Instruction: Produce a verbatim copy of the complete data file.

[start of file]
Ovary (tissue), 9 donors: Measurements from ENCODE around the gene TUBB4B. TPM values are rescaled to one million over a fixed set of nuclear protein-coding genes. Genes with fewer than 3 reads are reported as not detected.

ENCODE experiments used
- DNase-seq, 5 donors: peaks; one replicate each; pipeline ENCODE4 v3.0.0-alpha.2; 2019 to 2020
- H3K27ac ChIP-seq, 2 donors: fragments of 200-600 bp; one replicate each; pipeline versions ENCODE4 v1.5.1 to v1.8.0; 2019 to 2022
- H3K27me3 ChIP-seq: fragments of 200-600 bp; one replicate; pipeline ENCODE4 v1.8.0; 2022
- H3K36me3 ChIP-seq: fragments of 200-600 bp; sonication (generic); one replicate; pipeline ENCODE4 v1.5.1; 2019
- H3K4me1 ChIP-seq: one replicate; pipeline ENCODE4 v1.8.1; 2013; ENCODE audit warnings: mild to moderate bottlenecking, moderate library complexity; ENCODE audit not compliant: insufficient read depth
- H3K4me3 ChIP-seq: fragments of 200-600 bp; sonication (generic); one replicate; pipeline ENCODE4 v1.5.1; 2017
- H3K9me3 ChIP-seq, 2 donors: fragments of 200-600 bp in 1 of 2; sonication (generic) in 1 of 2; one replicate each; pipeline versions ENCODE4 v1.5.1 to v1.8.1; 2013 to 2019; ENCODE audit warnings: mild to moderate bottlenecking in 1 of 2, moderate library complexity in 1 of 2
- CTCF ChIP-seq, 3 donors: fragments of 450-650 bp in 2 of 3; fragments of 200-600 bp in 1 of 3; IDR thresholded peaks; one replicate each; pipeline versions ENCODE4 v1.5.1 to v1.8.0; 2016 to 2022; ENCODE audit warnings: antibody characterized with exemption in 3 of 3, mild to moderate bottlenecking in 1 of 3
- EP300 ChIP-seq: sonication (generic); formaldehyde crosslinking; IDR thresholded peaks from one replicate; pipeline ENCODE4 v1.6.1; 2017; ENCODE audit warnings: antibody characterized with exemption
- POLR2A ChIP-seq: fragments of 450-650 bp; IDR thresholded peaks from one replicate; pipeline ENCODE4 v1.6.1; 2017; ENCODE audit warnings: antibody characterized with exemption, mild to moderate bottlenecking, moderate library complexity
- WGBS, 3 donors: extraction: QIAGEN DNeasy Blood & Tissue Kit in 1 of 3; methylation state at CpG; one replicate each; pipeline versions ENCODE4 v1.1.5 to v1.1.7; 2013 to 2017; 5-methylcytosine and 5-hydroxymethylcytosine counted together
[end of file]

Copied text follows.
Ovary (tissue), 9 donors: Measurements from ENCODE around the gene TUBB4B. TPM values are rescaled to one million over a fixed set of nuclear protein-coding genes. Genes with fewer than 3 reads are reported as not detected.

ENCODE experiments used
- DNase-seq, 5 donors: peaks; one replicate each; pipeline ENCODE4 v3.0.0-alpha.2; 2019 to 2020
- H3K27ac ChIP-seq, 2 donors: fragments of 200-600 bp; one replicate each; pipeline versions ENCODE4 v1.5.1 to v1.8.0; 2019 to 2022
- H3K27me3 ChIP-seq: fragments of 200-600 bp; one replicate; pipeline ENCODE4 v1.8.0; 2022
- H3K36me3 ChIP-seq: fragments of 200-600 bp; sonication (generic); one replicate; pipeline ENCODE4 v1.5.1; 2019
- H3K4me1 ChIP-seq: one replicate; pipeline ENCODE4 v1.8.1; 2013; ENCODE audit warnings: mild to moderate bottlenecking, moderate library complexity; ENCODE audit not compliant: insufficient read depth
- H3K4me3 ChIP-seq: fragments of 200-600 bp; sonication (generic); one replicate; pipeline ENCODE4 v1.5.1; 2017
- H3K9me3 ChIP-seq, 2 donors: fragments of 200-600 bp in 1 of 2; sonication (generic) in 1 of 2; one replicate each; pipeline versions ENCODE4 v1.5.1 to v1.8.1; 2013 to 2019; ENCODE audit warnings: mild to moderate bottlenecking in 1 of 2, moderate library complexity in 1 of 2
- CTCF ChIP-seq, 3 donors: fragments of 450-650 bp in 2 of 3; fragments of 200-600 bp in 1 of 3; IDR thresholded peaks; one replicate each; pipeline versions ENCODE4 v1.5.1 to v1.8.0; 2016 to 2022; ENCODE audit warnings: antibody characterized with exemption in 3 of 3, mild to moderate bottlenecking in 1 of 3
- EP300 ChIP-seq: sonication (generic); formaldehyde crosslinking; IDR thresholded peaks from one replicate; pipeline ENCODE4 v1.6.1; 2017; ENCODE audit warnings: antibody characterized with exemption
- POLR2A ChIP-seq: fragments of 450-650 bp; IDR thresholded peaks from one replicate; pipeline ENCODE4 v1.6.1; 2017; ENCODE audit warnings: antibody characterized with exemption, mild to moderate bottlenecking, moderate library complexity
- WGBS, 3 donors: extraction: QIAGEN DNeasy Blood & Tissue Kit in 1 of 3; methylation state at CpG; one replicate each; pipeline versions ENCODE4 v1.1.5 to v1.1.7; 2013 to 2017; 5-methylcytosine and 5-hydroxymethylcytosine counted together